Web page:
"rate": 1
}

To store the above configuration in an SSM parameter called chaoslambda.config in the Stockholm AWS Region (eu-north-1), you can use the following command using the AWS CLI:

> aws ssm put-parameter \
--region eu-north-1 \
--name chaoslambda.config \
--type String --overwrite \
--value \
"{
\"delay\": 400, \
\"isEnabled\": true, \
\"error_code\": 404, \
\"exception_msg\": \"I really failed seriously\", \
\"rate\": 1 \
}"

isEnabled acts like the big red button and allows you to stop the experiment real fast.

(Image Credit: Sago via blenderartists.org)

Indeed, if you want to immediately stop the experiment, simply replace isEnabled: true with isEnabled: false and update the SSM parameter.

> aws ssm put-parameter \
--region eu-north-1 \
--name chaoslambda.config \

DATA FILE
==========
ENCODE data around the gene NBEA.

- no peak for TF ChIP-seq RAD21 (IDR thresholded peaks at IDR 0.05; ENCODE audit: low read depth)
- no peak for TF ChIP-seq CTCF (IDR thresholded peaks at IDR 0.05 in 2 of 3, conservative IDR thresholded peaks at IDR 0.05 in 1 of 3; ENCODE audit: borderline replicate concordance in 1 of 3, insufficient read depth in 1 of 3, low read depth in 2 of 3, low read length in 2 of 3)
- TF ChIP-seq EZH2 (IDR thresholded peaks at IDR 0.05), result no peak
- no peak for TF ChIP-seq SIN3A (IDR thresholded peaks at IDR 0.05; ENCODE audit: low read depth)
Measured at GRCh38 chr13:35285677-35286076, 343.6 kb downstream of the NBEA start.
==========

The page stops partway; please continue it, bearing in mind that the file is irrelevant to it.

--type String --overwrite \
--value \
"{
\"delay\": 400, \
\"isEnabled\": false, \
\"error_code\": 404, \
\"exception_msg\": \"I really failed seriously\", \
\"rate\": 1 \
}"

An easy way to deploy the FailureInjection Layer is to use the Serverless framework template provided by Gunnar:

and simply run:

> sls deploy --region eu-north-1 --stage dev

If successful, the output should contain the arn (amazon resource name) of the lambda layer.

 arn:aws:lambda:eu-north-1:123556789:layer:ChaosInjectionLayer-dev:1

The FailureInjection layer should now be available in the eu-north-1 AWS Region and can be attached to any of your Lambda functions running Python3.7.

Before using it, let’s take a look at the code.


1 — Latency injection

As in the previous version of the FailureInjection layer, we can create a python decorator and inject some delay (in Millisecond) when the Lambda function executes.

And indeed, invoking the Lambda function decorated with @corrupt_delay as follows

from chaos_lib import *@corrupt_delay
def lambda_handler(event, context):
return {
'statusCode': 200,
'body': 'Hello from Lambda!'
}

produces the following execution result

{
"statusCode": 200,